Despite its educational shortcomings, Trewhella noted that America's scientific infrastructure enables greater professional connectivity--necessary for top-flight science--through its travel resources and large-scale, centralized facilities. Such wealth is very different from Australia's situation, with its relatively small population and limited resources. "It's much harder in a small scientific infrastructure to put together all the elements that enable you to pursue your idea." Smaller labs and less prestigious scientists are less competitive for funds and equipment.

Building Connections and Leaving Footprints

After having spent the past 24 years "building connections between the physical and biological sciences" in the United States, Trewhella is uniquely qualified to do the same for Australia and she'd like to help Australia develop its "pockets of excellence." Hoping for an appointment at the University of Sydney, she was recently awarded an Australian Federation Fellowship, which will allow her to spend time in Australia and the United States. She and her husband want to have a "footprint" in both countries, perhaps enabling Australian students to experience science in the United States, and vice versa.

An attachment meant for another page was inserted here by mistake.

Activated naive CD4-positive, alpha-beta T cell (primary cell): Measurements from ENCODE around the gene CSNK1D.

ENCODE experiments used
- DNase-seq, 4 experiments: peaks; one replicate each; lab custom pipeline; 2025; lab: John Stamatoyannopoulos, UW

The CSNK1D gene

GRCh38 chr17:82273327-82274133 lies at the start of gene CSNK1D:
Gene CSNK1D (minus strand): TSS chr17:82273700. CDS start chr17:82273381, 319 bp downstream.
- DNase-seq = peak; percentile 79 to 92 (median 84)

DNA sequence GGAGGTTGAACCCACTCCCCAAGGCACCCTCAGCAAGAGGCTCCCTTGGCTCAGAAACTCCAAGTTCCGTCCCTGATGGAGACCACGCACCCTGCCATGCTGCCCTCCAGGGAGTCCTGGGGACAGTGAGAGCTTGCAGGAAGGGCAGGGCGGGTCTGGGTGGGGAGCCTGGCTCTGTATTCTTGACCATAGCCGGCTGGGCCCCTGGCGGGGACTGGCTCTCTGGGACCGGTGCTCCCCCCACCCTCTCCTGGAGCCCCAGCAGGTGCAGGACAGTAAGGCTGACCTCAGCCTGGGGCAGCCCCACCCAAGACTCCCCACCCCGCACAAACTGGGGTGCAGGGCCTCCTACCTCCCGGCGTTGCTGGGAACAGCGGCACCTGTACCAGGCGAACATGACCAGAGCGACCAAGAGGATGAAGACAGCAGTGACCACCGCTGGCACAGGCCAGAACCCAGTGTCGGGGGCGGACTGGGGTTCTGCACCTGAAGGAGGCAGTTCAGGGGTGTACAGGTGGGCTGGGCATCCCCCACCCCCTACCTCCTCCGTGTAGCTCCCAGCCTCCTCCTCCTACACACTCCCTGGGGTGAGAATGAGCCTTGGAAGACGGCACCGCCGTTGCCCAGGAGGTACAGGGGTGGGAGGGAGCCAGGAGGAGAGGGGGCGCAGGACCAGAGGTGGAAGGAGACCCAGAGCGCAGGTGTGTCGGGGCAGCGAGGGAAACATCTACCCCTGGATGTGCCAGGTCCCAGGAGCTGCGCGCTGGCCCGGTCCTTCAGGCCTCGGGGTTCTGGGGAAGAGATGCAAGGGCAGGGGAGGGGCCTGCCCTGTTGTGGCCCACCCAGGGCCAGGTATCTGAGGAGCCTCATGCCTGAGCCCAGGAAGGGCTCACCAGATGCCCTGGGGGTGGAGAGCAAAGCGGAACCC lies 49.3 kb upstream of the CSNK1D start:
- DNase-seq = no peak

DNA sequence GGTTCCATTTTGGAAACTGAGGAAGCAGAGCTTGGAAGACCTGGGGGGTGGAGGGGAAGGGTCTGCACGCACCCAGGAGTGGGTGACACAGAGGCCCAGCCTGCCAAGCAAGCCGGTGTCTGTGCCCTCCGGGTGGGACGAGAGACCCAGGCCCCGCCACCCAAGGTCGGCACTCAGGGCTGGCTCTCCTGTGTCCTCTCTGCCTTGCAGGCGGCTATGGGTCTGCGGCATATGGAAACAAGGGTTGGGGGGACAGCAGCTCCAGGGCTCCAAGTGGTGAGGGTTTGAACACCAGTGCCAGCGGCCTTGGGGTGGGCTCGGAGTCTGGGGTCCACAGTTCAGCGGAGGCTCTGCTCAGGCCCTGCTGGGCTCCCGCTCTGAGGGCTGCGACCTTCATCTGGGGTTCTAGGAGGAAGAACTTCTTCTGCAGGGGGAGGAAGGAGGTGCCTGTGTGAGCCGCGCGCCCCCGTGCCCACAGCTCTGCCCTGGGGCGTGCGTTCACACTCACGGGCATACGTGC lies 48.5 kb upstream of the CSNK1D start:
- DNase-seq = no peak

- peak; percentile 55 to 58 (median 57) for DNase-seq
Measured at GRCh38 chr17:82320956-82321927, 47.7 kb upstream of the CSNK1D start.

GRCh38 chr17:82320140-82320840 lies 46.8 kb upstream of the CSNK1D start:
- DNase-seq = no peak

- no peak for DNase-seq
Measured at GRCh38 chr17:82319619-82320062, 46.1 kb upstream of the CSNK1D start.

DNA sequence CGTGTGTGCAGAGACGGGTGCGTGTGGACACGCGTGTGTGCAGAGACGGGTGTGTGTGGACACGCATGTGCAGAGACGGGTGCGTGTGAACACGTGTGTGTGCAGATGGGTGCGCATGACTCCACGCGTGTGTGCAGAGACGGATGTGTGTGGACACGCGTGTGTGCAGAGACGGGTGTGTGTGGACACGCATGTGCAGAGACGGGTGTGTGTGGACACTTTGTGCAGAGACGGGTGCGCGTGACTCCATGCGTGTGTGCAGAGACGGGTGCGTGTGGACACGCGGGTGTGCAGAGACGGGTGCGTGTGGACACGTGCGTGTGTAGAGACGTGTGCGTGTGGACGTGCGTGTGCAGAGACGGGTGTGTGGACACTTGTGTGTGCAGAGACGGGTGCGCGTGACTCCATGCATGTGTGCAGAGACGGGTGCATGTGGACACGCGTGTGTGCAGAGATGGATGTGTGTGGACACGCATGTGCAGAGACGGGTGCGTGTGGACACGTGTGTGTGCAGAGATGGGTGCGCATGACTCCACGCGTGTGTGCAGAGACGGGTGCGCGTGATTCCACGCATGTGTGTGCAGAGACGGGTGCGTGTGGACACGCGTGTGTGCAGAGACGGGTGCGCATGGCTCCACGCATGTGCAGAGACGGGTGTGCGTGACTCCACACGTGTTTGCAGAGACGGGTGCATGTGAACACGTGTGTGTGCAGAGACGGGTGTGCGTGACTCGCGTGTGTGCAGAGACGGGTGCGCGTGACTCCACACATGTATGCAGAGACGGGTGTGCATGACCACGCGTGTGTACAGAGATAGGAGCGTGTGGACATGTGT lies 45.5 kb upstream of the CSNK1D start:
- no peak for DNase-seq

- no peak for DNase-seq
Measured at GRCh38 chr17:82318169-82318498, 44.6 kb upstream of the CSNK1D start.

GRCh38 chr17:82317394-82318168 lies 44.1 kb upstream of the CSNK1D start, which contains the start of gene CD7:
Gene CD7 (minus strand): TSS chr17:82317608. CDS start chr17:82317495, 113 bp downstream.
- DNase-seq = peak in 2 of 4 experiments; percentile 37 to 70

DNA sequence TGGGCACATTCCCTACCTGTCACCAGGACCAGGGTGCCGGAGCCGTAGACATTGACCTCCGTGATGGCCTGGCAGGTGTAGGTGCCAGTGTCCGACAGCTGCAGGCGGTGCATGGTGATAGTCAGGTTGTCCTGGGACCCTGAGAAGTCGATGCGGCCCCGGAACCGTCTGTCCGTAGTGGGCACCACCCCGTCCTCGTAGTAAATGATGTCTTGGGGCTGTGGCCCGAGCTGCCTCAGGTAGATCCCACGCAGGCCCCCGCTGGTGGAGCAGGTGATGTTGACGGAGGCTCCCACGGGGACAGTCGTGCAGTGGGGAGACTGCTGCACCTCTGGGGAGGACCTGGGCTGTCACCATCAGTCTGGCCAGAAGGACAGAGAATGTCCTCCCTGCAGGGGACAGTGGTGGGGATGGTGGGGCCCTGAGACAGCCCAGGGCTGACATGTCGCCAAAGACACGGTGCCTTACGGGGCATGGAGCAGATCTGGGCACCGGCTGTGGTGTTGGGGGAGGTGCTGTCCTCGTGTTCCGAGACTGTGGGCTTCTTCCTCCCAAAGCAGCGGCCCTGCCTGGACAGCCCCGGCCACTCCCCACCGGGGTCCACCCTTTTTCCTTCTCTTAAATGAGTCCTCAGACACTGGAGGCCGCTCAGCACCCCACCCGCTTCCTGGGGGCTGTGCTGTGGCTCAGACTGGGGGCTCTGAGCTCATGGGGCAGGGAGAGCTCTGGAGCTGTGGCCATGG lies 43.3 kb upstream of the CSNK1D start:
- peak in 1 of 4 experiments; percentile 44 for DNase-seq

The internationalism of science's culture is important to Trewhella. "I think that global connectivity is what pushes science forward and makes life exciting," she continued, "There's richness in the diversity of ideas that comes from engaging in international collaboration."

Thinking broadly, Trewhella believes, is the key to bridging science's seemingly arbitrary barriers and making breakthroughs. How does she advise others who are seeking that level of understanding? "Do the math, do the physics, do the chemistry as well. You'll need it. There's no substitute for being the hardest working person. To me, it's always been about working very hard so that your credentials are the best, so, when you choose where you want to go, people will give you the opportunity." Trewhella has made the most of her opportunities, yet she credits one opportunity for making the rest possible: her Australian education in the sciences.

Clinton Parks is a writer for MiSciNet and may be reached at cparks@aaas.org

Clinton Parks is a writer for MiSciNet and may be reached at cparks@aaas.org.